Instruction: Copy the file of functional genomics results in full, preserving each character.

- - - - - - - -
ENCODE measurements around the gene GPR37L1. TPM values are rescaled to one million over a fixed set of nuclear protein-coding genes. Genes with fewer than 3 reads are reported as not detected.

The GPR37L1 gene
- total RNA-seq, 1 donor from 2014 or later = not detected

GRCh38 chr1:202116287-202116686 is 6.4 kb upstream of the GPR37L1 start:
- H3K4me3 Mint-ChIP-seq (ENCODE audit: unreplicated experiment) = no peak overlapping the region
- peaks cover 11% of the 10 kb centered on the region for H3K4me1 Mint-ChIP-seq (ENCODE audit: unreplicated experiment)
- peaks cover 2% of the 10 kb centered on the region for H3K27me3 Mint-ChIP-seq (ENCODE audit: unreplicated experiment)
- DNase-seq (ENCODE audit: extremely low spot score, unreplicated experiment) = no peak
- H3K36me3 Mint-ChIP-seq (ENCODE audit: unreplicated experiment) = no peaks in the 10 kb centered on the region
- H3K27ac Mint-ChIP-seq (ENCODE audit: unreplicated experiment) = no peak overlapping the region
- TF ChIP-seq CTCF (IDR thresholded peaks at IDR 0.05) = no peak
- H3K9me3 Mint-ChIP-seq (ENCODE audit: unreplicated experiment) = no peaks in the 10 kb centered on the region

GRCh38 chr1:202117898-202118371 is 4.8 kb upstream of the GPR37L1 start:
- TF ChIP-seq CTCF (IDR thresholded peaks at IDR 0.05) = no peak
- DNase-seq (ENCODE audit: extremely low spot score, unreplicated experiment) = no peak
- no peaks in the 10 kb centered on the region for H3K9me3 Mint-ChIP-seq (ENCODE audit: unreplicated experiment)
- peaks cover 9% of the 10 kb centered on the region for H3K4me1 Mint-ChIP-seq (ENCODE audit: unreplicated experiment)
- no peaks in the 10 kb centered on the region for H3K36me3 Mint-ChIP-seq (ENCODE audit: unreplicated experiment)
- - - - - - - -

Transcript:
ENCODE measurements around the gene GPR37L1. TPM values are rescaled to one million over a fixed set of nuclear protein-coding genes. Genes with fewer than 3 reads are reported as not detected.

The GPR37L1 gene
- total RNA-seq, 1 donor from 2014 or later = not detected

GRCh38 chr1:202116287-202116686 is 6.4 kb upstream of the GPR37L1 start:
- H3K4me3 Mint-ChIP-seq (ENCODE audit: unreplicated experiment) = no peak overlapping the region
- peaks cover 11% of the 10 kb centered on the region for H3K4me1 Mint-ChIP-seq (ENCODE audit: unreplicated experiment)
- peaks cover 2% of the 10 kb centered on the region for H3K27me3 Mint-ChIP-seq (ENCODE audit: unreplicated experiment)
- DNase-seq (ENCODE audit: extremely low spot score, unreplicated experiment) = no peak
- H3K36me3 Mint-ChIP-seq (ENCODE audit: unreplicated experiment) = no peaks in the 10 kb centered on the region
- H3K27ac Mint-ChIP-seq (ENCODE audit: unreplicated experiment) = no peak overlapping the region
- TF ChIP-seq CTCF (IDR thresholded peaks at IDR 0.05) = no peak
- H3K9me3 Mint-ChIP-seq (ENCODE audit: unreplicated experiment) = no peaks in the 10 kb centered on the region

GRCh38 chr1:202117898-202118371 is 4.8 kb upstream of the GPR37L1 start:
- TF ChIP-seq CTCF (IDR thresholded peaks at IDR 0.05) = no peak
- DNase-seq (ENCODE audit: extremely low spot score, unreplicated experiment) = no peak
- no peaks in the 10 kb centered on the region for H3K9me3 Mint-ChIP-seq (ENCODE audit: unreplicated experiment)
- peaks cover 9% of the 10 kb centered on the region for H3K4me1 Mint-ChIP-seq (ENCODE audit: unreplicated experiment)
- no peaks in the 10 kb centered on the region for H3K36me3 Mint-ChIP-seq (ENCODE audit: unreplicated experiment)